Basque bites and barrel-aged Tempranillo are a match made in coastal heaven.
A pintxo should not be confused with a tapa. The pintxo, a small plate or snack of Basque Country, Spain origin, is a hobnob – a conduit to socialize at a bar, tavern or restaurant and is thought to be the bedrock of Basque culture. The main difference between the two is simple – a pintxo is more often than not skewered by a toothpick.
The Basque people traditionally celebrate the “open door policy” for free trade and neighborly practices and although the first isn’t necessarily put into play in Seattle’s Pintxo in Belltown, patrons can find classic and dynamic Basque dishes.
Less than 100 miles south of the most northern tip of Basque Country sits Spain’s claim to fame in wine – La Rioja. The motherland for Tempranillo, the grape that’s name derives from the word “temprano” in reference to the early ripening of the fruit, the variety is dubbed the country’s only true “noble grape.” Tempranillo wines are typically easy chuggers, with bright red fruit, vanilla, herbal tones and tobacco aromas and flavors.
Rioja’s pride is put into the use of this grape, with classifications that divide the quality of Tempranillo into four categories. The lowest label goes to the youngest where Tempranillo spends less than one year in oak and is titled a Rioja, where a Crianza is Tempranillo that is aged for at least two years. Rioja Reserva is aged for a minimum of three years, one of which must be in oak and the granddaddy of them all is Rioja Gran Reserva that has been aged in oak for at least two years and has been resting in the bottle for three. The wines are customarily 100% Tempranillo.
The Restaurant: Pintxo — In the uprising of tapas bars, Pintxo stands alone in the Basque food department along with its affordable pricing and happy hour robbery. Authentic in cuisine as well as the strictly Spanish wine list and specialty cocktail menu, Pintxo reveals the delicacies of one of the world’s most stunning subregions while in the confines of a rectangular Belltown spot that also exhibits local artists’ work on its walls.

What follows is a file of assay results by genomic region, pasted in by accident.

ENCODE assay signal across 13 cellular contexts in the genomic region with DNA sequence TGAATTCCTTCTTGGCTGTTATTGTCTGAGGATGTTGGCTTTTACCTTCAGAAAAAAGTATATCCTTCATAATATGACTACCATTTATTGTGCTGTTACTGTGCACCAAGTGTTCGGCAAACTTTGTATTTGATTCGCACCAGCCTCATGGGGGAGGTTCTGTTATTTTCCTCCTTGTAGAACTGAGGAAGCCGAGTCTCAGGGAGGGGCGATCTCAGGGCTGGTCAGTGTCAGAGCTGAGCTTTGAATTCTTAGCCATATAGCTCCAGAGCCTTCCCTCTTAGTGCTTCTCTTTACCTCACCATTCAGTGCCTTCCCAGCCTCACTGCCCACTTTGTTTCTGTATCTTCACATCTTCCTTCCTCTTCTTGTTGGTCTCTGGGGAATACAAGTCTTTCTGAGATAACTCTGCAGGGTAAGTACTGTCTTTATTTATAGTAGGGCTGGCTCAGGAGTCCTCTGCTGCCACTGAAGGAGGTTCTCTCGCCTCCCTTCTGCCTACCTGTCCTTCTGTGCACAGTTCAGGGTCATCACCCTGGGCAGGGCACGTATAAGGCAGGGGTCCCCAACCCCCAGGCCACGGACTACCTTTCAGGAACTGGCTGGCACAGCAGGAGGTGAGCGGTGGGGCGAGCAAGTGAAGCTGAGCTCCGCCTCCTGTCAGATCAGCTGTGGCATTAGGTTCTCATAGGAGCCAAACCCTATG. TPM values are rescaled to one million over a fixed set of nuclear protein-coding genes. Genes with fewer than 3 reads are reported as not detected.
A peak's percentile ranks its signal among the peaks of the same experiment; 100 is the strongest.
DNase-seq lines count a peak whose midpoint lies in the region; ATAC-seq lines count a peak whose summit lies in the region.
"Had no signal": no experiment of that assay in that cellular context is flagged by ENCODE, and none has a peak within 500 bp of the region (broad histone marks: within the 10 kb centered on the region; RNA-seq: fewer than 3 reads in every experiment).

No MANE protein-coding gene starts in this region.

The Dish: Albondigas con salsa tomate — Beef, pork and sometimes lamb meatballs blanketed in a tomato and piquillo pepper sauce ($6), a Pintxo house specialty and calling card to the Basque’s carnivorous yet simple ways.
The Variety: Rioja Crianza — A smidge more specific than Tempranillo in general as this wine writer whole-heartedly believes Tempranillo outside of Spain is silly, Rioja Crianza (pronounced cree-AHN-tha) is consistently delicious. With a touch of oak to bring the grape into another maturity level, Crianza is a more bang for your buck wine as it can usually be scored for easily under $15.
Why It Works: Crianzas are typically medium-bodied, silky and elegant yet powerful and dense in acidity to entitle them to be classic food wines. Mouth-watering in texture, the sauce-saturated meatballs and tomato salsa give the push to the Crianza’s pull. Kissed by oak, Crianza’s have enough power to counterbalance the density of a spiced meatball.
The Recommended Match: Bodegas LAN 2006 Rioja Crianza — Brimming with dark cherry, deep spice, licorice and hints of vanilla aromas, this wine ($10) is approachable for the tamer of tastes and still elaborate enough for the connoisseurs. The berry fruit comes out on the palate in a forward and velvet lining, giving the mouthfeel a lavish yet ladylike feel.
Think a lighter, fruit-favored fur coat for your mouth. Then eat a meatball and sigh, picturing the scenic coast lines of San Sebastian and secretly plotting your sunny European excursion.
Pintxo | 2207 2nd Avenue, Seattle | (206) 441-4042